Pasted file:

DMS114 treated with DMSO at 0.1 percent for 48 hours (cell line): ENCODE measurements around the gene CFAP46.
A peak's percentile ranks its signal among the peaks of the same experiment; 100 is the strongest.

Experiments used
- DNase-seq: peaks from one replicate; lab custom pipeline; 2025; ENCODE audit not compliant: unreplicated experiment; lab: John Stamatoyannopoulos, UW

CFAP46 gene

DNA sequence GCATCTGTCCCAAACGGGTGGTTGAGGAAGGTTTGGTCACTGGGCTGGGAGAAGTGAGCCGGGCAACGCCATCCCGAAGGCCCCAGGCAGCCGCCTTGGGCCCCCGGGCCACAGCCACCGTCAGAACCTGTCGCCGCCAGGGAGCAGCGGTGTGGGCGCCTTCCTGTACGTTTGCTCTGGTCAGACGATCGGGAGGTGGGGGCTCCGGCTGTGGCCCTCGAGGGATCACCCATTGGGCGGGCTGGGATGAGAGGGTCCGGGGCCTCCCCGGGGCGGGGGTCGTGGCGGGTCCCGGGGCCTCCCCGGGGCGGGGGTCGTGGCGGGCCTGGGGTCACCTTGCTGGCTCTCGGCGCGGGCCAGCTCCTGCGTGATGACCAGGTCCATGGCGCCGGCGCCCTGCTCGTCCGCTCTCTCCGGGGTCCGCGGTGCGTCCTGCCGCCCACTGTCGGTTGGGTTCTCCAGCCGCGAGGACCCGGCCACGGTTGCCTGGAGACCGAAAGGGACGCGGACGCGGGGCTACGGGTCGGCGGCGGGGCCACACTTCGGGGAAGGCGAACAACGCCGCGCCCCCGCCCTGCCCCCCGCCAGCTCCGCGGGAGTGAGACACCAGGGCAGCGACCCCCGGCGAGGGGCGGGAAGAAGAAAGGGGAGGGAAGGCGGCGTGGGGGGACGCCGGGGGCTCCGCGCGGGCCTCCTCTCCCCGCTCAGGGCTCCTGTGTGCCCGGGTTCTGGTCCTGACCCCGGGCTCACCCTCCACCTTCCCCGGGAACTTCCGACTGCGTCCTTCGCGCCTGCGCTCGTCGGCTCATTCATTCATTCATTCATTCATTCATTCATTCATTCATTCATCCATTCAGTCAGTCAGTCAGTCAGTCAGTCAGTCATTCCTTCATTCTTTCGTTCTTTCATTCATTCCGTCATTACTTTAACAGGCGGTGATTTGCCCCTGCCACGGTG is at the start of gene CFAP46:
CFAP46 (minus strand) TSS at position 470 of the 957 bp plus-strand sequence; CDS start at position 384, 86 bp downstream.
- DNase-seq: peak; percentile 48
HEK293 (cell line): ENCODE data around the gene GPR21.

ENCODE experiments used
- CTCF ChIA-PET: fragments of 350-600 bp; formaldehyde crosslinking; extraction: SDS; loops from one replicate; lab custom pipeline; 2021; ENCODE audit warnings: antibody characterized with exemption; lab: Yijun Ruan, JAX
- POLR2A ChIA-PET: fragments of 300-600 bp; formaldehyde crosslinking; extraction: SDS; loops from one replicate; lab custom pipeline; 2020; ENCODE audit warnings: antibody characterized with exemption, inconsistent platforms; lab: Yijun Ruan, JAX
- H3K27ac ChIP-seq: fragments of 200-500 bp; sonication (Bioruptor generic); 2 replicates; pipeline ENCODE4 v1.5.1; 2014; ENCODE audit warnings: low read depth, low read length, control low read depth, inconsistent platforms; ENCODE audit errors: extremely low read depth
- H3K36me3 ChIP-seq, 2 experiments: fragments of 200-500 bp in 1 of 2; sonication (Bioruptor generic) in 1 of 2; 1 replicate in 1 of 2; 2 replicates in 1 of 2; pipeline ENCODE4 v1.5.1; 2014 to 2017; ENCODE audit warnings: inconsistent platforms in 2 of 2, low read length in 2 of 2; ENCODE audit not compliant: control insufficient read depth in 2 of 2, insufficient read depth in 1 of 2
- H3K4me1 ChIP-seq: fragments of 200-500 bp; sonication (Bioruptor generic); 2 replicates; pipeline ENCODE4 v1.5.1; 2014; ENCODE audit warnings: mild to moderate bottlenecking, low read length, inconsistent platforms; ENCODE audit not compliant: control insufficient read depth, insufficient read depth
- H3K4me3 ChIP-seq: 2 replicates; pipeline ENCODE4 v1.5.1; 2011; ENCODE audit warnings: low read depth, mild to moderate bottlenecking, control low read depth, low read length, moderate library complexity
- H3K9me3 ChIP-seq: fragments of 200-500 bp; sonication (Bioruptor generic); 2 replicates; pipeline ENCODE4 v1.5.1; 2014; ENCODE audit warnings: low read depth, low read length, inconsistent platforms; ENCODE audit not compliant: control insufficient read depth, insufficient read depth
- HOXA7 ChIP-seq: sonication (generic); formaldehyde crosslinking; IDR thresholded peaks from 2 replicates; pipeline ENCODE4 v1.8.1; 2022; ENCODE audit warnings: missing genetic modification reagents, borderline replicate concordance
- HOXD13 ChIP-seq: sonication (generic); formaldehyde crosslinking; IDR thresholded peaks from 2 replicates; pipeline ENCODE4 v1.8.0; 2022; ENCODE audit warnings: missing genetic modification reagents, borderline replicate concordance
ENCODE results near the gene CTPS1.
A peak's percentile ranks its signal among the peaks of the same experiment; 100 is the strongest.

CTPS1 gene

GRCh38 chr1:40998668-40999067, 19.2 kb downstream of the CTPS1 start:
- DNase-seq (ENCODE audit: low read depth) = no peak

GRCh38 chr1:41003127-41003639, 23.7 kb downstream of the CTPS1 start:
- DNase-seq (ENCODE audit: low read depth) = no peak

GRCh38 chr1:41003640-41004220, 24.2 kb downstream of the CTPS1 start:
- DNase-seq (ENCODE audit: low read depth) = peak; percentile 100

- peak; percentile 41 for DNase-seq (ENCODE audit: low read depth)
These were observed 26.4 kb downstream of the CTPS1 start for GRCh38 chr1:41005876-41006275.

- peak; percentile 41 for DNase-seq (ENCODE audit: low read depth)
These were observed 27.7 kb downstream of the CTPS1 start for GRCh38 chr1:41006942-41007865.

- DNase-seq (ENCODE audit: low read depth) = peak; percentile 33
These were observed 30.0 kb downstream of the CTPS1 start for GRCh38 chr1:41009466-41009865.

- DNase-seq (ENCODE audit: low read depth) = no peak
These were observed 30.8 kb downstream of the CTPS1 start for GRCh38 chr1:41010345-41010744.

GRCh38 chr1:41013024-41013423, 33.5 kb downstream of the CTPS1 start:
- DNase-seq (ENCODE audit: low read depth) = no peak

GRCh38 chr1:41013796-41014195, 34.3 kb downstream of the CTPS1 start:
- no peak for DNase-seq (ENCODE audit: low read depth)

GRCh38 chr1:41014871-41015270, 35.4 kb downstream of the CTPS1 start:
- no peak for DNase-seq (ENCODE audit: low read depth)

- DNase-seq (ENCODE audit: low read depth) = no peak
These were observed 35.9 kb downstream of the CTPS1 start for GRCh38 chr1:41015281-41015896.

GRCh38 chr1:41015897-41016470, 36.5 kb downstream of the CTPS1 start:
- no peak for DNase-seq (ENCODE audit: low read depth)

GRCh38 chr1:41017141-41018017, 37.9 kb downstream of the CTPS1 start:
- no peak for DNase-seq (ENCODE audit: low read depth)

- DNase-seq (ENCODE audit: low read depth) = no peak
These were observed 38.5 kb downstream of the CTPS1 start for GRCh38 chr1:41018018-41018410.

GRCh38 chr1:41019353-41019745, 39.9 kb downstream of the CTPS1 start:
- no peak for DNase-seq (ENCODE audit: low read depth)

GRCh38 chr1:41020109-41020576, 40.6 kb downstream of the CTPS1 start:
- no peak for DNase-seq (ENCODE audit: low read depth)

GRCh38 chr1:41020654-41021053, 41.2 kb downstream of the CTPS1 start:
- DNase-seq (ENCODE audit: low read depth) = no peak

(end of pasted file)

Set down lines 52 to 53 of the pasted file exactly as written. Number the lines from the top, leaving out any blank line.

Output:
- no peak for DNase-seq (ENCODE audit: low read depth)

GRCh38 chr1:41020109-41020576, 40.6 kb downstream of the CTPS1 start: